In this work, the rectangular paddy waste boards and cylindrically-shaped Barium Strontium Titanate (BST) blocks are considered for measurements. Paddy waste boards measurements are conducted at 16 different points, seen in Figure 16 to ensure measurement accuracy. On the other hand, BSTs are measured at five points at its top and bottom, respectively. The middle section of this BST block was not considered due to the high possibility of obtaining inaccurate results. This is mainly due to high possibility of air gap existence between the dielectric probe and the BST material, caused by its curved surface.

Figure 14.

High Temperature Dielectric Probe System

Figure 15.

Calibration components (a) software window for calibration type selection (b) shorting block

Figure 16.

Measurement of 16 different location points on the MUT (a) top view (b) bottom view.

  • Results:

Free Space Measurement Technique and High Temperature Dielectric Probe Kit had been utilized to obtain the dielectric properties in different settings, as follows:

  1. Dielectric properties of rice husk either PF or UF resins.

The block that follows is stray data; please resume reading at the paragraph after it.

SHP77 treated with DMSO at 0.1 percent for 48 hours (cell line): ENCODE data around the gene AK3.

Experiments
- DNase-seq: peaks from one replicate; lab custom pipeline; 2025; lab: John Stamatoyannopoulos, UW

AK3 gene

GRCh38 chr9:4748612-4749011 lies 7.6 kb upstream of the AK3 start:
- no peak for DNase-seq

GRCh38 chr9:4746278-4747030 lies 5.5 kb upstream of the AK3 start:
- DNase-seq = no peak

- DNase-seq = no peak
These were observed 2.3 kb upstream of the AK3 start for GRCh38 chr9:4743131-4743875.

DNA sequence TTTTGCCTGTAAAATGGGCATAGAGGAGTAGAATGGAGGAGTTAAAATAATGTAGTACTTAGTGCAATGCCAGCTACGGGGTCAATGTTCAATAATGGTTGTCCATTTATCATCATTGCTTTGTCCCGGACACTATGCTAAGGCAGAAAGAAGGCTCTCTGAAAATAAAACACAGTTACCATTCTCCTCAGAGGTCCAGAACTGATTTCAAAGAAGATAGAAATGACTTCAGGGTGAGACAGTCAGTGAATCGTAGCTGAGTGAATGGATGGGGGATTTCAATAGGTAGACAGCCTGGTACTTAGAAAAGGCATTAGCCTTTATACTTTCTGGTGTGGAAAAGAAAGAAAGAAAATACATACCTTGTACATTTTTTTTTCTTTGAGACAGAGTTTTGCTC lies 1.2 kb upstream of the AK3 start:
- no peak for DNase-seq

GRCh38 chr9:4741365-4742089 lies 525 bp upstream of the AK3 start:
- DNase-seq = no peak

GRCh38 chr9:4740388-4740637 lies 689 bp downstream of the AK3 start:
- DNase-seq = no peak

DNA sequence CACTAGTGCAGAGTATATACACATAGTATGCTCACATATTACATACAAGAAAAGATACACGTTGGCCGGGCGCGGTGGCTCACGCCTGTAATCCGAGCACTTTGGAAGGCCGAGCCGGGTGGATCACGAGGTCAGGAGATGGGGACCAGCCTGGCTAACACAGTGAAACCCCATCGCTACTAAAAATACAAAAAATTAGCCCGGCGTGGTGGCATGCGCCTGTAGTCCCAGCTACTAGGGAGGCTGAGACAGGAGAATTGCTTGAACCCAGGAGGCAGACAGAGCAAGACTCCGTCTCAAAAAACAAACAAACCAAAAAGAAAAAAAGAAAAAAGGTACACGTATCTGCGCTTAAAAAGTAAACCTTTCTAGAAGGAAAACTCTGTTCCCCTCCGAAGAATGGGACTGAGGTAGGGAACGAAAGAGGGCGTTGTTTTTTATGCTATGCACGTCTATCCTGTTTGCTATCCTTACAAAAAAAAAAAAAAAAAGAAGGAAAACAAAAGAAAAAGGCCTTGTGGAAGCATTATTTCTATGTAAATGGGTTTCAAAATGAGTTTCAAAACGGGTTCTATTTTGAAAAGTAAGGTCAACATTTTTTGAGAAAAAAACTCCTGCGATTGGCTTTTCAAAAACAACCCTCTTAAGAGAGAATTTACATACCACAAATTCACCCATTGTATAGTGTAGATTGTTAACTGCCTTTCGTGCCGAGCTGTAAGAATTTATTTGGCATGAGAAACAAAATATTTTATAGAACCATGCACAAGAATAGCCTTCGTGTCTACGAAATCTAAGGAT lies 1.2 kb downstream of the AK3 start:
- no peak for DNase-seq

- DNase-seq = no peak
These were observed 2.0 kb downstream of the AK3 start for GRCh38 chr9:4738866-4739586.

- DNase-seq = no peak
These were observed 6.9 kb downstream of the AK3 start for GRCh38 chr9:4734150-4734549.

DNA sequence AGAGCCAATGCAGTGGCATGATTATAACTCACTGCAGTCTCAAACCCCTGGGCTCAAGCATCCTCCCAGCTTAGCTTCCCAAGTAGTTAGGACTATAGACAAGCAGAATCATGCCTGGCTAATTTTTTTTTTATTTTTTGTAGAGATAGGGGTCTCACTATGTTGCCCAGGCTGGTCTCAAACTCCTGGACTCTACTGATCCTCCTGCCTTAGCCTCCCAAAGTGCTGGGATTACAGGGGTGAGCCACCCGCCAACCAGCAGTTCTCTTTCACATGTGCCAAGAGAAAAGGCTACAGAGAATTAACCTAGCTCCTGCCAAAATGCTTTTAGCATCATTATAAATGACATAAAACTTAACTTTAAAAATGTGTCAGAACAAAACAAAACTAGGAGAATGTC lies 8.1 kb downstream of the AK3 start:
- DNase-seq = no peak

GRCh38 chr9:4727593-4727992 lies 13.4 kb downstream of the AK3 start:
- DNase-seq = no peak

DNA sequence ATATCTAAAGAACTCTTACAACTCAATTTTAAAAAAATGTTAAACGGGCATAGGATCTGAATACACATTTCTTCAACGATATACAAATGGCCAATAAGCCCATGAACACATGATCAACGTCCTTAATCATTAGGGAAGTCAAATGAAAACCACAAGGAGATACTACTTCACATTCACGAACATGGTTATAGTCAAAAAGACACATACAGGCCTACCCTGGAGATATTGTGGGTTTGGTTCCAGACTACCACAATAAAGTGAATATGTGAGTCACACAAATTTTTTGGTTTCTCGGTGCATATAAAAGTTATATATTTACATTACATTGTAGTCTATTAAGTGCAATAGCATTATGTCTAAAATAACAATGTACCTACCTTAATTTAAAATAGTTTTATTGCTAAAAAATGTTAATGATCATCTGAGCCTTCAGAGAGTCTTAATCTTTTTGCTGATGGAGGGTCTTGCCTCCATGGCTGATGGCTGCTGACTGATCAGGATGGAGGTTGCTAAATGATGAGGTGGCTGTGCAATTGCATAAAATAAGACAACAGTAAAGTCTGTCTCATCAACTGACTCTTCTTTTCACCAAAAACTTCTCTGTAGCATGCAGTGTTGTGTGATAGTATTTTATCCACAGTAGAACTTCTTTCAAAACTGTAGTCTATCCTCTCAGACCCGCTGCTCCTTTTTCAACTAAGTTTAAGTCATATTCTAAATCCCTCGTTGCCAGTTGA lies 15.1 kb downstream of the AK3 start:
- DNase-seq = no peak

2. Dielectric properties for two paddy waste materials (rice husk and rice straw), with different PF resin percentage (10 %, 30 % and 50 %)

  3. The accuracy of dielectric properties using different horn-to-MUT distances, investigated using both types of boards.

  4. Changes in dielectric properties of rice husk boards with frequency.

  5. Comparison Free Space Measurement Technique and High Temperature Dielectric Probe using 50% PF of rice husk and rice straw MUTs.

  6. Dielectric properties of rice husk using both PF and UF resins

From the Table 2, it can be observed that the dielectric constant, ε’ of the rice husk MUT using PF resin is higher than for UF. For 10% PF and UF content, the dielectric constant of MUT with PF adhesive (3.2355) is larger compared to MUT with UF adhesive (2.8907). This similar observation is also consistently found for 30% and 50% composition for both resins. Besides UF being a low water absorbent, the predominantly higher dielectric constant found in PF-MUTs is due to its higher liquid density, causing a higher moisture level compared to the rice husk boards with UF composite [16].

ResinPercentage, %Dielectric Properties

Table 2.

Dielectric properties of rice husk boards fabricated using different resin percentage.

The loss tangent of the rice husk particle boards are quite similar for both resin PF and UF seen for all 10%, 30%, and 50% UF and PF composition. This is due to densification of rice husk rectangular board. When the electromagnetic radiation is incident on the material board's surface, the amount of reflection experienced by the board is higher than transmission into the material [16]. Hence, this may described as an energy loss process, as more signal is reflected compared to absorbed.